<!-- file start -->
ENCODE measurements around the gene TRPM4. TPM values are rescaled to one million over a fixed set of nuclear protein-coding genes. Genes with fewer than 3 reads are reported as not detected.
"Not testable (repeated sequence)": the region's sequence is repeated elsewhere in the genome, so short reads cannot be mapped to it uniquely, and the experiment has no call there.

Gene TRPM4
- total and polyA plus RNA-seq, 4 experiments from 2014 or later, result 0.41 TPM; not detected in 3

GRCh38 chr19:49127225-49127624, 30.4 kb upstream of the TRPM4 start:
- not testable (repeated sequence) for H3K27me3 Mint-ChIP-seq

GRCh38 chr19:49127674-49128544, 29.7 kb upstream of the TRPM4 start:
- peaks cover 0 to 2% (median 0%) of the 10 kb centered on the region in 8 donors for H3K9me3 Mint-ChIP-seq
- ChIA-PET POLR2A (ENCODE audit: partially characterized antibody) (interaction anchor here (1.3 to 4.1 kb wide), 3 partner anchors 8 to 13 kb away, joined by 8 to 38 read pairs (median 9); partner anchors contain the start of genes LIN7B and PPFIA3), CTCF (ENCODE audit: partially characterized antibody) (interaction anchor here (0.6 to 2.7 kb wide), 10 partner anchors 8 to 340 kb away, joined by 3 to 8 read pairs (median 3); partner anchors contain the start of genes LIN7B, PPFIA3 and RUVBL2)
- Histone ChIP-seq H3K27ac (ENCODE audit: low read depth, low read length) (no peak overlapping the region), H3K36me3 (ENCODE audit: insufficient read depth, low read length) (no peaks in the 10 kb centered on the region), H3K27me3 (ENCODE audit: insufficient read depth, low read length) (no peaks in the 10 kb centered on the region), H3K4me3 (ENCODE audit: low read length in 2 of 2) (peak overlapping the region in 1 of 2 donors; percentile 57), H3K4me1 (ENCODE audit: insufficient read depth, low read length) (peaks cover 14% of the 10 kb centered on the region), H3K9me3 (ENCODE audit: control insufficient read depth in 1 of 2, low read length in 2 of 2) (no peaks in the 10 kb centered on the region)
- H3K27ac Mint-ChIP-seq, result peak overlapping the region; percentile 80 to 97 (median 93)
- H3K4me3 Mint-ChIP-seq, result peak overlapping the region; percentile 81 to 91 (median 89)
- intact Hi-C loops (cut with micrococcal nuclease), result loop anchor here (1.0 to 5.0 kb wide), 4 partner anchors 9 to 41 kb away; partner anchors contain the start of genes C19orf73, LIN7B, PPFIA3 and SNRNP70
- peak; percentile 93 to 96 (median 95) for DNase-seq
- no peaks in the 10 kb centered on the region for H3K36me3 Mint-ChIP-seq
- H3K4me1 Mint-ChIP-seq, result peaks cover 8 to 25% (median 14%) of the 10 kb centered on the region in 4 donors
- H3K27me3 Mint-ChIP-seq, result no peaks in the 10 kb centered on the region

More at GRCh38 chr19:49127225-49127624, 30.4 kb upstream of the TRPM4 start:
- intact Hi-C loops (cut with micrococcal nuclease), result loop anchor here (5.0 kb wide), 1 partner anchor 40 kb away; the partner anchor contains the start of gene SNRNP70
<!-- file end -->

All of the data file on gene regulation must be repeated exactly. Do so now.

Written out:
ENCODE measurements around the gene TRPM4. TPM values are rescaled to one million over a fixed set of nuclear protein-coding genes. Genes with fewer than 3 reads are reported as not detected.
"Not testable (repeated sequence)": the region's sequence is repeated elsewhere in the genome, so short reads cannot be mapped to it uniquely, and the experiment has no call there.

Gene TRPM4
- total and polyA plus RNA-seq, 4 experiments from 2014 or later, result 0.41 TPM; not detected in 3

GRCh38 chr19:49127225-49127624, 30.4 kb upstream of the TRPM4 start:
- not testable (repeated sequence) for H3K27me3 Mint-ChIP-seq

GRCh38 chr19:49127674-49128544, 29.7 kb upstream of the TRPM4 start:
- peaks cover 0 to 2% (median 0%) of the 10 kb centered on the region in 8 donors for H3K9me3 Mint-ChIP-seq
- ChIA-PET POLR2A (ENCODE audit: partially characterized antibody) (interaction anchor here (1.3 to 4.1 kb wide), 3 partner anchors 8 to 13 kb away, joined by 8 to 38 read pairs (median 9); partner anchors contain the start of genes LIN7B and PPFIA3), CTCF (ENCODE audit: partially characterized antibody) (interaction anchor here (0.6 to 2.7 kb wide), 10 partner anchors 8 to 340 kb away, joined by 3 to 8 read pairs (median 3); partner anchors contain the start of genes LIN7B, PPFIA3 and RUVBL2)
- Histone ChIP-seq H3K27ac (ENCODE audit: low read depth, low read length) (no peak overlapping the region), H3K36me3 (ENCODE audit: insufficient read depth, low read length) (no peaks in the 10 kb centered on the region), H3K27me3 (ENCODE audit: insufficient read depth, low read length) (no peaks in the 10 kb centered on the region), H3K4me3 (ENCODE audit: low read length in 2 of 2) (peak overlapping the region in 1 of 2 donors; percentile 57), H3K4me1 (ENCODE audit: insufficient read depth, low read length) (peaks cover 14% of the 10 kb centered on the region), H3K9me3 (ENCODE audit: control insufficient read depth in 1 of 2, low read length in 2 of 2) (no peaks in the 10 kb centered on the region)
- H3K27ac Mint-ChIP-seq, result peak overlapping the region; percentile 80 to 97 (median 93)
- H3K4me3 Mint-ChIP-seq, result peak overlapping the region; percentile 81 to 91 (median 89)
- intact Hi-C loops (cut with micrococcal nuclease), result loop anchor here (1.0 to 5.0 kb wide), 4 partner anchors 9 to 41 kb away; partner anchors contain the start of genes C19orf73, LIN7B, PPFIA3 and SNRNP70
- peak; percentile 93 to 96 (median 95) for DNase-seq
- no peaks in the 10 kb centered on the region for H3K36me3 Mint-ChIP-seq
- H3K4me1 Mint-ChIP-seq, result peaks cover 8 to 25% (median 14%) of the 10 kb centered on the region in 4 donors
- H3K27me3 Mint-ChIP-seq, result no peaks in the 10 kb centered on the region

More at GRCh38 chr19:49127225-49127624, 30.4 kb upstream of the TRPM4 start:
- intact Hi-C loops (cut with micrococcal nuclease), result loop anchor here (5.0 kb wide), 1 partner anchor 40 kb away; the partner anchor contains the start of gene SNRNP70